Verse 11. We are all cheered by tokens for good, and the psalmist felt it to be an auspicious omen, that after all his deep depression he was not utterly given over to his foe. By this I know that thou favourest me. Thou hast a special regard to me, I have the secret assurance of this in my heart, and, therefore, thine outward dealings do not dismay me, for I know that thou lovest me in them all. Because mine enemy doth not triumph over me. What if the believer has no triumph over his foes, he must be glad that they do not triumph over him. If we have not all we would we should praise God for all we have. Much there is in us over which the ungodly might exult, and if God's mercy keeps the dog's mouths closed when they might be opened, we must give him our heartiest gratitude. What a wonder it is that when the devil enters the lists with a poor, erring, bedridden, deserted, slandered saint, and has a thousand evil tongues to aid him, yet he cannot win the day, but in the end slinks off without renown.
"The feeblest saint shall win the day
Though death and hell obstruct the way,"
EXPLANATORY NOTES AND QUAINT SAYINGS
Verse 11. By this I know that thou favourest me, because mine enemy doth not triumph over me: not because I have no enemies, or because I have no trouble which would overcome me. Therefore when he wrote down many troubles, he blotted it (as it were) with his pen again, as a merchant razes his book when the debt is discharged; and instead of many troubles, he putteth in, the Lord delivereth. Because he forgiveth all sins, he is said to deliver from all troubles, to show that we have need of no Saviour, no helper, no comforter, but him. Henry Smith.
Verse 11. By this I know that thou favourest me. In this text we see two things.
- How David assures himself of God's love towards him.
- How thankful he is to God for assuring him of his love. The first he doth by two arguments; one is taken from his enemies, they were prevented of their expectation -- "Therefore thou lovest me." The other is taken from his own estate, which was not one whit hurt, or impaired, but bettered by them ... Here the prophet speaketh of his knowledge, and telleth us that though he knew not all things, yet he knew that God loved him, and so long as he knoweth that, he careth not greatly for other matters, how the world goeth with him, etc. And, to say the truth, he need not, for he that is sure of that, is sure of all. God loveth all his creatures as a good God, and hateth nothing that he made, but he loveth his elect children with a more especial love than the rest, as a Father in Christ Jesus, and he that is sure that God doth so favour him, is sure, I say, of all. For to him whom God loveth, he will deny no good thing, no, not his own Son; and if he gave us his Son, because he loved us, how shall he not with him give us all things else?
When the child is persuaded that his father loveth him, he is bold to ask this and that of his father: so may we be bold to ask anything of God our heavenly Father that is good for us, when we be sure that he loveth us. As Mary and Martha put Christ in mind but of two things; the first was, that Christ loved their brother Lazarus; the second was, that Lazarus was sick; "He whom thou lovest is sick:" it was no need to tell him what he should do, for they knew he would do what might be done for him, because he loved him. So we may say to the Lord, when we are sure that he loveth us: Lord, he whom thou lovest wanteth this or that for his body or his soul. We need not then appoint him what to do, or when, or how; for look what he seeth most convenient for us, and for his own glory, he will surely do it. Therefore whatsoever David knoweth, he will be sure to know this; and whatsoever he is ignorant of, yet of this he will not be ignorant; to teach is that whatsoever we seek to make sure, this must first be made sure, or else nothing is sure. Peter bids us make our election sure; Job, when he saith, "I am sure that my Redeemer liveth," teacheth us to make our redemption sure. And here David teacheth us to make God's favour sure: now if we make that sure, then our election is sure, our redemption is sure, our vocation is sure, and our salvation is sure. William Barton, 1602.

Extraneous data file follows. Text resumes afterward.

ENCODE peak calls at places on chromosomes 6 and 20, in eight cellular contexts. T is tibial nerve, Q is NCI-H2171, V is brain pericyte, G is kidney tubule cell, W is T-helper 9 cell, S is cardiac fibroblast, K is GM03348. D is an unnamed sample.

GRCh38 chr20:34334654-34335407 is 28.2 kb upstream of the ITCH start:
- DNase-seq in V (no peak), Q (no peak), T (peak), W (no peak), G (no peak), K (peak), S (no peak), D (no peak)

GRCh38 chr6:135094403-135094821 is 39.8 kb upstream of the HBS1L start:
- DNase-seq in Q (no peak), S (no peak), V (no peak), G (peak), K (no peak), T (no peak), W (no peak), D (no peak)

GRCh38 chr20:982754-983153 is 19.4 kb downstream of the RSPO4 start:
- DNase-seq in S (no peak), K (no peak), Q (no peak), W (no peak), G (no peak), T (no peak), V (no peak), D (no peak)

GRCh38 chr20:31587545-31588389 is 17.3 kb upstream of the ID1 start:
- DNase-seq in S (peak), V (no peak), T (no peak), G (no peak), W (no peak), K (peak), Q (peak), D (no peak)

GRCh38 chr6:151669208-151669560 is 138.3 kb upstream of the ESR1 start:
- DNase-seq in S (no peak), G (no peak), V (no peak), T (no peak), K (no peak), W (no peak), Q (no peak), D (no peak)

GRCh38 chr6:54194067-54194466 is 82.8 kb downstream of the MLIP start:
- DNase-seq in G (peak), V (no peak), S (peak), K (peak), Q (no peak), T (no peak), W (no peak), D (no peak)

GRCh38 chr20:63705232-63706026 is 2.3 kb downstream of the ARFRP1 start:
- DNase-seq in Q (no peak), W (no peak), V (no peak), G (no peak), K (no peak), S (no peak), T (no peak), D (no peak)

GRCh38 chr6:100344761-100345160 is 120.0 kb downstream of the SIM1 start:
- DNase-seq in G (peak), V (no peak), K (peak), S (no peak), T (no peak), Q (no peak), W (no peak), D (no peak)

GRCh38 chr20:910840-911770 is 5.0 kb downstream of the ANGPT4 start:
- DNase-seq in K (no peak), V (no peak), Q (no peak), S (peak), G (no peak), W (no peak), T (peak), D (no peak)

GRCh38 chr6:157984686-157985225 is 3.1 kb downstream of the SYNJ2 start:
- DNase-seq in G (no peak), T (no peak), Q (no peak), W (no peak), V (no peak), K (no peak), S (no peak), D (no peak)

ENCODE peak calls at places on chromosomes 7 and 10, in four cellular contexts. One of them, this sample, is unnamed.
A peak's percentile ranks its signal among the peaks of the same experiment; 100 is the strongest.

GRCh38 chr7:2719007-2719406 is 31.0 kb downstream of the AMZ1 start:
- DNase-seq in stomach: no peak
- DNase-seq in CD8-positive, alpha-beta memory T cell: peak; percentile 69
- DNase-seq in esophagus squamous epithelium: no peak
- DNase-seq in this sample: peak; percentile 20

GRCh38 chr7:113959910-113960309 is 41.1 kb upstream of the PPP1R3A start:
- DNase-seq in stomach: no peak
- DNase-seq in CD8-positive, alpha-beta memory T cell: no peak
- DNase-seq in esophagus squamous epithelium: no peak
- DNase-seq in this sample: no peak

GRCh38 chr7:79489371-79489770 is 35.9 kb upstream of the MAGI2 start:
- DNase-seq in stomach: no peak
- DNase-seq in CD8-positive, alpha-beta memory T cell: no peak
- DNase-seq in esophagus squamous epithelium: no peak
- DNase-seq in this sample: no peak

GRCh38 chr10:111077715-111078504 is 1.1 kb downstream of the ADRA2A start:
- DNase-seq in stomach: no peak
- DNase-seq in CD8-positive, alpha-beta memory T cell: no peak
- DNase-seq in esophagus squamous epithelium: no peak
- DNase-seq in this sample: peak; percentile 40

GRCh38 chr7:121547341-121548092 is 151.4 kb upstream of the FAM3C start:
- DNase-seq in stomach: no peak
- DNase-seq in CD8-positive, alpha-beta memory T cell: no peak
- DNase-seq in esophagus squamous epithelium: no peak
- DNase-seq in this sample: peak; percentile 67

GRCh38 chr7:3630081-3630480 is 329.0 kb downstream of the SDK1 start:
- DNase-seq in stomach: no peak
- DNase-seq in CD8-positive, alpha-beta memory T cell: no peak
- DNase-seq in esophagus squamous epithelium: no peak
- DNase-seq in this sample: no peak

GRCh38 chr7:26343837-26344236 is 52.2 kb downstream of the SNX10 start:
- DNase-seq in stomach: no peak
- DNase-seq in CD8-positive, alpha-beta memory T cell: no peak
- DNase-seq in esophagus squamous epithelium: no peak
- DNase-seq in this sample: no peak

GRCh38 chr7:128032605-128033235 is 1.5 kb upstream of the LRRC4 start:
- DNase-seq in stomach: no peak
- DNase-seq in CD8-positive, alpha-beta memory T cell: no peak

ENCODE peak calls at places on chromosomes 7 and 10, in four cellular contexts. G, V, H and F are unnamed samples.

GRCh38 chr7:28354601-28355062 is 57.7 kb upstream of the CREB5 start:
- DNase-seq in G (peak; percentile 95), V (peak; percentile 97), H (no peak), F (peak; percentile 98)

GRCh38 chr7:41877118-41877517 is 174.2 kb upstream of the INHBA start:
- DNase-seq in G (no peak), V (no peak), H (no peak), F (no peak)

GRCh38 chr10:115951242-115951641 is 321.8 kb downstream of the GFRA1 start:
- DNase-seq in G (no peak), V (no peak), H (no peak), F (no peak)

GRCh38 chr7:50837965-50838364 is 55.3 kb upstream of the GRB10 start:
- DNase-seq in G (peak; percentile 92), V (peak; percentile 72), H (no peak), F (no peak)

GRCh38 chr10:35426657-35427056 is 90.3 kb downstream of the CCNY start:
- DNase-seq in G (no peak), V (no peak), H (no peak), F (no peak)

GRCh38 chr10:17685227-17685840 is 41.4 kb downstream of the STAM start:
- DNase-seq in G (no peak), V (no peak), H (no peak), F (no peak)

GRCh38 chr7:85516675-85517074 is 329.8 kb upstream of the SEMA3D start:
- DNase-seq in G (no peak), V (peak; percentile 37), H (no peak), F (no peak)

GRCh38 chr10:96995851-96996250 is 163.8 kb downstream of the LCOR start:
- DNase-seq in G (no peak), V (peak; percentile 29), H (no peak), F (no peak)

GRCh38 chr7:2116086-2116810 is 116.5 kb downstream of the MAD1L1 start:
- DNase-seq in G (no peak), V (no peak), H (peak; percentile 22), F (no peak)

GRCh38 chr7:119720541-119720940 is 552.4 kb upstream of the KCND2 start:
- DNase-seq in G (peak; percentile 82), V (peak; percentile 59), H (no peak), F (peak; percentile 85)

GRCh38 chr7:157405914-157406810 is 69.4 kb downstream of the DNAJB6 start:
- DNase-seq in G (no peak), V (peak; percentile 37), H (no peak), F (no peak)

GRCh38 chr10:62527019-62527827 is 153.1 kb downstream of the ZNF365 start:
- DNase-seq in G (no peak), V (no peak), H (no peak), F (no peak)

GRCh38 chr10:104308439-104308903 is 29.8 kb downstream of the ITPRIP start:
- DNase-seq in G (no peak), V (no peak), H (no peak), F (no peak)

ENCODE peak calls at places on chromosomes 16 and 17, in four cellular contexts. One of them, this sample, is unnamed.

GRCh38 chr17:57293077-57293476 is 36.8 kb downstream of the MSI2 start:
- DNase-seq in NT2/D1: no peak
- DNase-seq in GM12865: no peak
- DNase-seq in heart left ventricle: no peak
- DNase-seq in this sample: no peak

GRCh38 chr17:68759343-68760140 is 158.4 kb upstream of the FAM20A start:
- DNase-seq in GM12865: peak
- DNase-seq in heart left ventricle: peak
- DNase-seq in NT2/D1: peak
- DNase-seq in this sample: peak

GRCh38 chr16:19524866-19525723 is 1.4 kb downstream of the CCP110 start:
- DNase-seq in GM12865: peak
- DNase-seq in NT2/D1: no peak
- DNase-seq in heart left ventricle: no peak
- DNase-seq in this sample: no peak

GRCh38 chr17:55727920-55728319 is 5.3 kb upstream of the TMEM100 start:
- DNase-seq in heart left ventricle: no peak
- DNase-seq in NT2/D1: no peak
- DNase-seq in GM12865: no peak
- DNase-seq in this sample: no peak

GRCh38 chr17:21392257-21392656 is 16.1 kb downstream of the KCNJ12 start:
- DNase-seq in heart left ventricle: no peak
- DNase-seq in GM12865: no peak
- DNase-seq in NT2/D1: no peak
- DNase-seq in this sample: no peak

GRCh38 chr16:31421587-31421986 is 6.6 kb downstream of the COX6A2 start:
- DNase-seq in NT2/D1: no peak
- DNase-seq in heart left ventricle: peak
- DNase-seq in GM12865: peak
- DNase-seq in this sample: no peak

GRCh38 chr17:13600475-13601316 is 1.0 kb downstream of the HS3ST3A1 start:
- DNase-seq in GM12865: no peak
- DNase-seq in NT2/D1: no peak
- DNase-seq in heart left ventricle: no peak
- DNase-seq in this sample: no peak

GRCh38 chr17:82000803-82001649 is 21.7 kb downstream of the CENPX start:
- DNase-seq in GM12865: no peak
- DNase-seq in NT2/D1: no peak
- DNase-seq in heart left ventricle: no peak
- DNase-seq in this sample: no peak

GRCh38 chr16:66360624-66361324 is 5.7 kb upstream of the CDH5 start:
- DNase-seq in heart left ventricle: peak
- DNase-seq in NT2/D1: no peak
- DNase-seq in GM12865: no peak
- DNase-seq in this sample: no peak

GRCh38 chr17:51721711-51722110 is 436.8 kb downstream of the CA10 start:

Verse 11. Because mine enemy doth not triumph over me. When God doth deliver us from the hands of our enemies, or any trouble else, we may persuade ourselves thereby, he hath a favour unto us, as David did. But then it may be demanded, If God doth love his church, why doth he suffer his church to be troubled and molested with enemies? The reason is this, because by this means his love may be made more manifest in saving and delivering them. For as a sure friend is not known but in time of need, so God's goodness and love is never so well perceived as it is in helping of us when we cannot help ourselves. As Adam's fall did serve to manifest God's justice and mercy, the one in punishing, the other is pardoning of sin, which otherwise we had never known: so the troubles of the church serve to manifest, first, our deserts by reason of our sins; secondly, our weakness and inability to help ourselves; and, thirdly, the lovingkindness of the Lord our God, in saving and defending, that so we might be truly thankful, and return all the praise and glory to God, and none to ourselves. So that the church of God may have enemies, and yet be still the beloved of God, as Lazarus was beloved of Christ, although he was sick; for whom the Lord loveth he correcteth, and therefore he correcteth them because he loveth them. William Burton.
Verse 11. God preserves his own, and bringeth their foes to nought: after Passion week comes Easter. J. P. Lange's Commentary.
HINTS FOR PASTORS AND LAYPERSONS
Verse 7-12. On a sick bed a man discovers not only his enemies and his friends, but himself and his God, more intimately.
Verse 11. Deliverance from temptation a token of divine favour.